• Thursday, May 23, 2024
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Ndigbo & Jonathan


God, in his infinite wisdom, created me Igbo. If it is possible to reincarnate, I will return to this world an Igbo. I don’t know any section of Nigeria that could withstand the rest of the Nigerian federation for a whole 30 months as Eastern Nigeria did between 1967 and 1970. Despite the severe economic and air blockade, Biafra was a bold statement about the blackman’s scientific and technological capabilities, as the preeminent American scholar of sociology, Stanley Diamond, reported to the world in 1968. Frankly, I don’t know of any part of Nigeria that would come out of the catastrophe with practically no money, and yet within only three years there were scarcely physical traces of the war. Perhaps only the Igbo could challenge the Yoruba in educational development and within a mere 20 years (from 1945 to 1965) “wipe out their educational handicap in one fantastic burst of energy”, as Chinua Achebe puts it in The Trouble With Nigeria.

In any endeavour where merit is the sole criterion for determining recognition like sports, music and education, the Igbo would always excel. The Igbo are often referred to as the African version of the Jewish people whom Ali Mazrui, the most published African scholar, calls in his most ambitious book, Cultural Forces in World Politics, a race whose prodigious achievements in science, philosophy, finance and international politics are far in excess of their population. In her charming book, World On Fire, Amy Chua, an economist and distinguished professor at Yale Law School, calls the Igbo “an economic dominant” group in West Africa. The Bamileke people of Cameroon are called Igbo on account of their industry and entrepreneurship.

However, the Igbo, once guided by such far-sighted men as the Great Zik of Africa, Michael Okpara, Akanu Ibiam, Ukpabi Asika, Pius Okigbo and others, are now in dire need of strategic direction. Already, it would seem we are not being taken seriously. On Thursday, January 30, 2014, Governor Seriake Dickson led a large delegation of Bayelsa leaders to thank Vice President Namadi Sambo for “supporting our son, President Goodluck Jonathan”. Sambo’s contribution to Jonathan’s presidency is a matter of speculation. In the 2011 general vote, Sambo lost his ward to an opposition party. Since prominent Northern political leaders became critical of Jonathan and since the Boko Haram insurrection became full blown, you would expect Sambo to show his hand, as Vice President Atiku Abubakar did in 2000 during the Olusegun Obasanjo presidency when political sharia was launched in 12 northern states, causing problems of colossal consequence. But our vice president has been missing in action. This is a story for another day.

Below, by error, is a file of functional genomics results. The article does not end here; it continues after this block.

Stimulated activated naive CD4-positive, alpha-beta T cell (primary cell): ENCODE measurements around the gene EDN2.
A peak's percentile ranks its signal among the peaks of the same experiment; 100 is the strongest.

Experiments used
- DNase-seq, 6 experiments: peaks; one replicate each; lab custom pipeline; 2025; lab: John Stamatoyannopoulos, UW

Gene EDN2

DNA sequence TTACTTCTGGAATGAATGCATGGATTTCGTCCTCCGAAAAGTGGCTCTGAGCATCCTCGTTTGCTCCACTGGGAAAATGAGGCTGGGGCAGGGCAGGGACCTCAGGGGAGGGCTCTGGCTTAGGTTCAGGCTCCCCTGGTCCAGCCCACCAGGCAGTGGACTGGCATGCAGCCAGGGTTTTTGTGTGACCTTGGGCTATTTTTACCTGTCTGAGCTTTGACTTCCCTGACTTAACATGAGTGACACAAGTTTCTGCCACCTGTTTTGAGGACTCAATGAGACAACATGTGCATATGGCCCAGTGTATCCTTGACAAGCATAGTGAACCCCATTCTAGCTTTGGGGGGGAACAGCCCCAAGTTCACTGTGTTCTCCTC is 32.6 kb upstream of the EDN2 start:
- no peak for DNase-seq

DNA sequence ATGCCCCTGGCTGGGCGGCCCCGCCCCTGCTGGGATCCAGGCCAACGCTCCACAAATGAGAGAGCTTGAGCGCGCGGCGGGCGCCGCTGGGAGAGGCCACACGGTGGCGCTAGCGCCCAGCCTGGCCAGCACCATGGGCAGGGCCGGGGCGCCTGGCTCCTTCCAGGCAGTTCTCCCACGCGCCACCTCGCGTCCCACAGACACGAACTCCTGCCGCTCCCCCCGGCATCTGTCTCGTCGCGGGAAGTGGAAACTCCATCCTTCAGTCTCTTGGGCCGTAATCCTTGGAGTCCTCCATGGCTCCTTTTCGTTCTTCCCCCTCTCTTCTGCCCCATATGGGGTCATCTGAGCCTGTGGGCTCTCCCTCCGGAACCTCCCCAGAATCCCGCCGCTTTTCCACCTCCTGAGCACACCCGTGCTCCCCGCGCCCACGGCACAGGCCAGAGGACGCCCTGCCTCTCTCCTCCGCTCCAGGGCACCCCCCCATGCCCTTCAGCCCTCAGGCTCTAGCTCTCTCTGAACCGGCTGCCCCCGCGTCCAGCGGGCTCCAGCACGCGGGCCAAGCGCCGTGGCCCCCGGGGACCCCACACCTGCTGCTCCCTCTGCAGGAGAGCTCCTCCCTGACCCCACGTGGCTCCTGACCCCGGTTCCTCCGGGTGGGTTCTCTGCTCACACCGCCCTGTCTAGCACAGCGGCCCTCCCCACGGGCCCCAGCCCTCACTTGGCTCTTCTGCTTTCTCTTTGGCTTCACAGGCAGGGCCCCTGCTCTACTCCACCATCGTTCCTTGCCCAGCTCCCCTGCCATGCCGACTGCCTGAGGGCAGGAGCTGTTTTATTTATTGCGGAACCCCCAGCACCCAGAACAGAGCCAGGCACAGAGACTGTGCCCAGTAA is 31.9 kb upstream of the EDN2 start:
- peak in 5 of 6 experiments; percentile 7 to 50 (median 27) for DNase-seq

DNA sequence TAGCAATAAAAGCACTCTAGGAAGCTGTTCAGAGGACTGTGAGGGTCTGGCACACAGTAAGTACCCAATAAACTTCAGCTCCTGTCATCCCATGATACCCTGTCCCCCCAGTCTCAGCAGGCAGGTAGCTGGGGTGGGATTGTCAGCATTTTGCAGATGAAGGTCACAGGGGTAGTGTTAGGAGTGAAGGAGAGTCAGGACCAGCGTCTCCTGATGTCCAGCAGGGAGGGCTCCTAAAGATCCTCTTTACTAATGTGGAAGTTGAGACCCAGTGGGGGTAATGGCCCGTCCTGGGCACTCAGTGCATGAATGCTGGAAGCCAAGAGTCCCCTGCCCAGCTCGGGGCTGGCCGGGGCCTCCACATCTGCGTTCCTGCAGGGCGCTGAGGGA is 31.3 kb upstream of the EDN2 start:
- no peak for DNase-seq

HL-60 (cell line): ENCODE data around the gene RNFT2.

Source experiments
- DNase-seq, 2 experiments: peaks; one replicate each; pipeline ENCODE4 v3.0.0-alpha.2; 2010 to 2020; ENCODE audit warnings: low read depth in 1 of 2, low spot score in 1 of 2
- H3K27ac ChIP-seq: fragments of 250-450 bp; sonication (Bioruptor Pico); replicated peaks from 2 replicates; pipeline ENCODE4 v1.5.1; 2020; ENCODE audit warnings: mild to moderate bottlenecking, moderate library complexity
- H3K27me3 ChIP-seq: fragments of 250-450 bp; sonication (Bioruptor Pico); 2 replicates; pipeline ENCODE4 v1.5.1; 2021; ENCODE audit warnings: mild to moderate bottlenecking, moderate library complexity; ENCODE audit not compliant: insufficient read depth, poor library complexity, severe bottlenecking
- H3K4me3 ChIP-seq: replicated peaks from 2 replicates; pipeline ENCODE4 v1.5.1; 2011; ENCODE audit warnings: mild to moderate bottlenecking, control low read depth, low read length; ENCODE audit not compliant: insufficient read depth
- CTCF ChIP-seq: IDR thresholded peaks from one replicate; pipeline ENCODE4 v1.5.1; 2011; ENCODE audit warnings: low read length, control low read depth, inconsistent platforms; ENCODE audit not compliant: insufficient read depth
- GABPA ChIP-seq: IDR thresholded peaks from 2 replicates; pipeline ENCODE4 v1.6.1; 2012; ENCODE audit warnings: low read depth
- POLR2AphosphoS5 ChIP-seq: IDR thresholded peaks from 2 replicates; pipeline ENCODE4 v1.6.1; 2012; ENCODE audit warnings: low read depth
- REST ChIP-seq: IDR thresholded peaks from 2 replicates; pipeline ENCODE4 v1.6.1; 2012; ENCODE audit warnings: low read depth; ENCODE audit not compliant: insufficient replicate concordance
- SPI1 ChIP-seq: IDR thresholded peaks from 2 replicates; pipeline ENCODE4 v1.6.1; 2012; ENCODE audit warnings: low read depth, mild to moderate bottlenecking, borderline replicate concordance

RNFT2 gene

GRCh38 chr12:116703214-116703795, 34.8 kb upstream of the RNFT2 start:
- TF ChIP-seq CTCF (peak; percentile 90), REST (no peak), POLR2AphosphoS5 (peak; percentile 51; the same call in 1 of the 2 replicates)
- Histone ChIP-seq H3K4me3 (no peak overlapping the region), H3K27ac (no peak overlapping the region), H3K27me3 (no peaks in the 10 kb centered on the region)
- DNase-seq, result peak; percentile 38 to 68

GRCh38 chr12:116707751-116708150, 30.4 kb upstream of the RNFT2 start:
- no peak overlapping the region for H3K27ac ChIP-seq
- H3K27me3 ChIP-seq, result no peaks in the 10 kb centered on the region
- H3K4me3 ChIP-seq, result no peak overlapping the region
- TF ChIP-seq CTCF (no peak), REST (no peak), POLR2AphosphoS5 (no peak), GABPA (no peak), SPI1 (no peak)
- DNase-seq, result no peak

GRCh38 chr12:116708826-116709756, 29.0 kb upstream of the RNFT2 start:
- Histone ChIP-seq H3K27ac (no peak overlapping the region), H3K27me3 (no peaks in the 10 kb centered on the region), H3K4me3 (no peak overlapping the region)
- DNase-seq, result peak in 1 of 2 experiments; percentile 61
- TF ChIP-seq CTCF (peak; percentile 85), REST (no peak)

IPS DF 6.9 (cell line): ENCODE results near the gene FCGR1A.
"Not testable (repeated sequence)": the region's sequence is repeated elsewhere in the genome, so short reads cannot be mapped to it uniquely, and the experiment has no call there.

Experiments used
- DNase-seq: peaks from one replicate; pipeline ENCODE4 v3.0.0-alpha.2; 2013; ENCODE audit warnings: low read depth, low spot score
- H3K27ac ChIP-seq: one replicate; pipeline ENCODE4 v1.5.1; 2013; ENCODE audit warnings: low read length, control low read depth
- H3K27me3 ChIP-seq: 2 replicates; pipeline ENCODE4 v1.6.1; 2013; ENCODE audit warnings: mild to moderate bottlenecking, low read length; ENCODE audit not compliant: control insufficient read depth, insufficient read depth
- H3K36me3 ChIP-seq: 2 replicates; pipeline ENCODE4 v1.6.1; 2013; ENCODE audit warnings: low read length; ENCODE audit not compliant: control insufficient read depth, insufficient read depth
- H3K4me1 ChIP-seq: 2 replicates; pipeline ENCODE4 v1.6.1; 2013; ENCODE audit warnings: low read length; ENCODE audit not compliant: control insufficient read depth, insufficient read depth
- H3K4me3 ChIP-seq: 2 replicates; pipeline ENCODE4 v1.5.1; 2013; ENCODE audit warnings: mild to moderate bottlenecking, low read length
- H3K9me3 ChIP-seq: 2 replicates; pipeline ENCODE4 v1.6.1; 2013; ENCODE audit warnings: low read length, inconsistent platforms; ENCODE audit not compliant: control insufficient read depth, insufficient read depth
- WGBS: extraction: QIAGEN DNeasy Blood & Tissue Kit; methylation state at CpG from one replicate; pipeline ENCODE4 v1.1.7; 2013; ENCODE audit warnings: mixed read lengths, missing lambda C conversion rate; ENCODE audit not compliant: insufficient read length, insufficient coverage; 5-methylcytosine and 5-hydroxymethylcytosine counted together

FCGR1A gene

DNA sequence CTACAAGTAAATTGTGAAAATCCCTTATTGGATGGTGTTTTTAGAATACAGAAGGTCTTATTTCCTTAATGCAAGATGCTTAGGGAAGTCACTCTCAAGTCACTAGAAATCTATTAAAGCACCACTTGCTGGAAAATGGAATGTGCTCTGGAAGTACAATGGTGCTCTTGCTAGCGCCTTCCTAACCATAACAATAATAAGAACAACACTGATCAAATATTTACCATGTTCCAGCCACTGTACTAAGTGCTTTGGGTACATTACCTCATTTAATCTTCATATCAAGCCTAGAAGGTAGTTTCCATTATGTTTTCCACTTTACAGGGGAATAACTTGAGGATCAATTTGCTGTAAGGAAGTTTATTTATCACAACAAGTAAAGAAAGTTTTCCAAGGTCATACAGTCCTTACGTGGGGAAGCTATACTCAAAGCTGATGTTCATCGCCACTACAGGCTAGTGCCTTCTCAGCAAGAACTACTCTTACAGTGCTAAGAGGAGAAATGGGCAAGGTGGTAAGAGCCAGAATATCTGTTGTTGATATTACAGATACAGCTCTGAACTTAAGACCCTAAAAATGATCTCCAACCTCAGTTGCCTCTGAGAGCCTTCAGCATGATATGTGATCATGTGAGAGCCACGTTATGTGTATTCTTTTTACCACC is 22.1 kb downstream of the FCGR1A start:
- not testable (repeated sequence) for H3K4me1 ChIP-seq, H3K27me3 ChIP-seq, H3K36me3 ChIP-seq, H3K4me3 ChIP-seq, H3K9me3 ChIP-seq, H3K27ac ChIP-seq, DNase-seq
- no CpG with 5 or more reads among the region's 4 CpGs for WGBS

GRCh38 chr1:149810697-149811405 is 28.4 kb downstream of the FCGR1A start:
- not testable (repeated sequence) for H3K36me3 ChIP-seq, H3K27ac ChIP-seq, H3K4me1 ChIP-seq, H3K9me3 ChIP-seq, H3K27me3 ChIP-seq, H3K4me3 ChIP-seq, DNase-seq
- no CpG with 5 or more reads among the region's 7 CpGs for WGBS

Why does Gov Dickson find it important to constantly thank Vice President Sambo for his support but has not uttered a word of gratitude to Ndigbo who have given Jonathan unprecedented support, far more than he has received from his own Niger Delta region? Has Edwin Clark, the leader of the Ijaw, ever publicly acknowledged Igbo support for Jonathan?

Erstwhile Anambra State governor Chukwuemeka Ezeife, who for years was in the vanguard of the campaign that “it is either an Igbo president in 2015 or Nigeria will cease to exist”, now threatens war if Jonathan is not returned to office next year. He probably borrowed the war threat from the lips of Asari Dokubo of the Niger Delta People’s Volunteer Force. How did Ezeife, a former lecturer at Makerere University in Uganda and retired federal permanent secretary who holds a Harvard doctorate in economics, find himself in the same company as Mujaheed Dokubo? Indeed, there is a Jonathan frenzy throughout Igboland. But it is not founded on any discernible rationality. A very influential Igbo professor who is one of the architects of Igbo support for Jonathan is often the first person to admit in private that Jonathan’s development presence in the Southeast is embarrassingly poor, saying it is worth about the sixth of federal government’s projects in the North Central geopolitical zone.